I have a confession. I know it is supposed to be “the most wonderful time of the year,” but right now I’m feeling…well…tired. And I know I’m not alone.

Does the following scenario sound familiar to you? My students are distracted, and some, for whom the holidays don’t necessarily hold happy memories, are struggling emotionally. And those struggles are being unloaded on me and other teachers who are safe, supportive people in their lives.

I’ve been running around to holiday parties and breakfasts with Santa and cookie exchanges and book fairs while trying to keep up with lesson planning and grading assignment so my progress reports will be ready this week.

I really want to be in the holiday spirit. I do. And I will be in a few weeks, once break starts. But right now I’m feeling a bit like the Grinch.

So, our faculty holiday lunch is on Friday. What kind of party do I really need right now? One that doesn’t deplete more of my 3 most precious resources: time, money, and energy.

With that goal in mind, I’ve created a list of ideas for a holiday party teachers will appreciate and enjoy!

Keep Decorations Simple & Voluntary

I have another confession: I’m not a crafty person. I do not have a Pinterest-worthy classroom. And I definitely don’t have the time or talent to help turn the faculty lounge into the North Pole. Any decorations for a staff holiday party need to be simple, fun, and left to those staff members that genuinely enjoy creating them. Below are three easy decorating ideas that a December-fatigued teacher can get behind:

No Cooking Required

Please, please, no potluck parties! I’m begging you. I’m totally fine with chipping in money towards a catered holiday lunch if my administrators don’t have enough in the budget. Or you could serve tapas or some modest appetizers rather than a full meal. As long as I’m not told to cook or bake one more thing right now, I’m happy! If some of my colleagues really want to make their special holiday treats to share, awesome! It just shouldn’t be mandatory.

Be Creative with Gifts & Prizes

Again, budgets are tight in most schools and in most teachers’ homes, which is why gifts or door prizes need to be cheap. But cheap doesn’t have to mean small items no one really wants or needs (I have enough scented votive candles to last for years). How about administrators giving away an hour of free subbing? Or covering lunch duties? Or one month of preferred parking in the front of the teachers’ lot? Those are all FREE gifts, and I’d happily accept any one of them in a skinny minute.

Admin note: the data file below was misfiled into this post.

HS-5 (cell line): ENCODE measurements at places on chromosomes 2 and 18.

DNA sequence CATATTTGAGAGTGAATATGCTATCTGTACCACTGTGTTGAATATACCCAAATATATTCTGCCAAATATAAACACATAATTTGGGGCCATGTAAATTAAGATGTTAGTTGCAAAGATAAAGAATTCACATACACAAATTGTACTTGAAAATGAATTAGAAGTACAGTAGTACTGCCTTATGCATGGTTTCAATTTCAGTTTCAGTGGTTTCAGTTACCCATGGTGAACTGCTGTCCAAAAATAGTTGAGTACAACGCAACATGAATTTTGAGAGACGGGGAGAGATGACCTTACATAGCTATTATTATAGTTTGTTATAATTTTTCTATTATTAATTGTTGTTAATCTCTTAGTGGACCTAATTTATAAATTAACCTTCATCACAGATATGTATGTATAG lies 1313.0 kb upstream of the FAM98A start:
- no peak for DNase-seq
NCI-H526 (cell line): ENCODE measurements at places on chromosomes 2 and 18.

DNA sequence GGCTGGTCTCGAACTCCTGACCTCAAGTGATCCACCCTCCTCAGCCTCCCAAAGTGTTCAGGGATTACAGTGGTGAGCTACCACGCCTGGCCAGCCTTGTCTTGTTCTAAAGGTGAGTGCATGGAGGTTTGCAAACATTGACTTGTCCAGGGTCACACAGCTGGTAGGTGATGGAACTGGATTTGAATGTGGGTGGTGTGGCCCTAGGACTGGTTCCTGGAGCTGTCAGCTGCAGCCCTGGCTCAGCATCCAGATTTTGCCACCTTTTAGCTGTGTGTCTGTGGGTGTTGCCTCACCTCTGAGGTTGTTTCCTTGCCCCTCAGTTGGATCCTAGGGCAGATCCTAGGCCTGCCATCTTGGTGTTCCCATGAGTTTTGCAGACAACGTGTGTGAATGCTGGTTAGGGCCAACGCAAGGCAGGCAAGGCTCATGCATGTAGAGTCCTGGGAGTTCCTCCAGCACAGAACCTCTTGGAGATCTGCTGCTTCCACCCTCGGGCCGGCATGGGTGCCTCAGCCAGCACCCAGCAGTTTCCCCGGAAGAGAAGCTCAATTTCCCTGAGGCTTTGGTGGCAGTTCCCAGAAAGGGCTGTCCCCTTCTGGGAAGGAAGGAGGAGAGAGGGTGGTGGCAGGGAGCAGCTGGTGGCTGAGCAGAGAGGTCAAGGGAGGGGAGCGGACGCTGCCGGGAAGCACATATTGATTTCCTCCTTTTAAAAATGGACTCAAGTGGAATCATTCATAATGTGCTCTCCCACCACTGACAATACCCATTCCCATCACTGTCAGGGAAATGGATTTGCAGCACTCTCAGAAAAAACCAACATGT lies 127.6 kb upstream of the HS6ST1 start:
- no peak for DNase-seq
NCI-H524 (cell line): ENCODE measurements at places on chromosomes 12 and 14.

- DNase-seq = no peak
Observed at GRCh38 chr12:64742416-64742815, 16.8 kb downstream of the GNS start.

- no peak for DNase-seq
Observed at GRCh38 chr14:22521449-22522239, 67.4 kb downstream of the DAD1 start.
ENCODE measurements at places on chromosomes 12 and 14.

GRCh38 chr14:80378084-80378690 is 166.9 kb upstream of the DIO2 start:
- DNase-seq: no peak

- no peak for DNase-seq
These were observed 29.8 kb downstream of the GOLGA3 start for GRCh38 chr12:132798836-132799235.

Play Games with Everyone in Mind

I definitely identify as an introvert (if that wasn’t evident from some of what I’ve already written). The idea of participating in a white elephant where I need to open a present while the whole faculty watches and then potentially steal a present from a colleague gives me hives. I just don’t like the attention, and I don’t want to steal someone’s present! That’s un-Christmas-like conduct, isn’t it?! I also don’t want to have to do any type of role playing or sing holiday songs in front of others (those things happen only in the safety of my car when I’m alone). So any holiday party games need to be mindful of all personality types. Below are three inclusive game options that require minimal set-up time and supplies:

Celebrate the True Meaning of the Season

The holidays are really about showing others we care and seeing the good in the world. How could we incorporate these things in our holiday party? What if, rather than buying a $10 present, everyone gave $10 and all the money was donated to a charity of the faculty’s choice?

Or what if a “wish box” was left in the faculty lounge where teachers could write wishes for the school in the upcoming year. Admins could share the wishes at the party. Student wishes for the school could be incorporated into this activity too. These wishes could turn into action items in the New Year.

Similarly, we could create a “Blessings Box” where faculty or students could write about people who have been blessings to them during the school year. Admin could again share at the holiday party or during morning announcements. What a wonderful way to show others how much we care and celebrate the good in our lives!

-Megan Panek

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